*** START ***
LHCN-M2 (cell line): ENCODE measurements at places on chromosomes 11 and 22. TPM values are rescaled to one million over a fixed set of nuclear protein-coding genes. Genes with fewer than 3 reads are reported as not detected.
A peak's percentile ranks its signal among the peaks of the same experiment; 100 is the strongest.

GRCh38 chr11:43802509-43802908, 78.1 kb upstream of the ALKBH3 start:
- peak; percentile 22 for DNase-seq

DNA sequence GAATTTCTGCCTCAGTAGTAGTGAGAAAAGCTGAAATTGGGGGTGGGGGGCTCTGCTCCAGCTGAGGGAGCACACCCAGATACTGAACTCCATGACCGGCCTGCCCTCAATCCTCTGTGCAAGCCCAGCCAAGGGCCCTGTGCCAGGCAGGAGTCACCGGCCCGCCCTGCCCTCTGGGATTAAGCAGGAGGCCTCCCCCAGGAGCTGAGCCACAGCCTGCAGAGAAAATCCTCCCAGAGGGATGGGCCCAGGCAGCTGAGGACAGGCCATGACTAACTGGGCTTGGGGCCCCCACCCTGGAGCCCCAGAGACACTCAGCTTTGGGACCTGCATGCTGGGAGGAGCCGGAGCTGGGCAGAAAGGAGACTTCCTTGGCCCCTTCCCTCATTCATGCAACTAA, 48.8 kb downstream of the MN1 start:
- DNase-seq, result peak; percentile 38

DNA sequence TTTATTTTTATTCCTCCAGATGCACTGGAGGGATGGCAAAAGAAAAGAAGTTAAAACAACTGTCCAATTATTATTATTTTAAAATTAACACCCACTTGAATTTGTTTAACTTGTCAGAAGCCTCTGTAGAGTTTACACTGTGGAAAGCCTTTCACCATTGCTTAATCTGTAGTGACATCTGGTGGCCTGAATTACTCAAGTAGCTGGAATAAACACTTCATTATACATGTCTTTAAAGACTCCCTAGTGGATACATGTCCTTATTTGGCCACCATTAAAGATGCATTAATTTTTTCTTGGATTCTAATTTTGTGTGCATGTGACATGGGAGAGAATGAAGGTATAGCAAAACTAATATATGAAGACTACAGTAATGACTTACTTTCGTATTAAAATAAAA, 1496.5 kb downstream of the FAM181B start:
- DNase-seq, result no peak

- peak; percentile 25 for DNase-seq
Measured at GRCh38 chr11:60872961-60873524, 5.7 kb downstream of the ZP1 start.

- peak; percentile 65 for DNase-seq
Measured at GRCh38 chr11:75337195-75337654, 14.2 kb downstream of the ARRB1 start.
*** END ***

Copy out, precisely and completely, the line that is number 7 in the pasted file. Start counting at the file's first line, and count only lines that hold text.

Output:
DNA sequence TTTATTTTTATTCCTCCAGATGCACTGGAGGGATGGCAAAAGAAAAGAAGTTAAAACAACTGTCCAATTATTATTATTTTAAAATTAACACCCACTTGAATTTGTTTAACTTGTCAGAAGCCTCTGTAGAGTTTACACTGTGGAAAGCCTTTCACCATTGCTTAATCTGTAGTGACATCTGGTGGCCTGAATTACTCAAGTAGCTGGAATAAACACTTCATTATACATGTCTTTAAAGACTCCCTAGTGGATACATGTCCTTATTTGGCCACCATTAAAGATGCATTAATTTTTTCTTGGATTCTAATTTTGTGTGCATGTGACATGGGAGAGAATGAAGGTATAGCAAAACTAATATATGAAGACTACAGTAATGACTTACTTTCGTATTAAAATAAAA, 1496.5 kb downstream of the FAM181B start: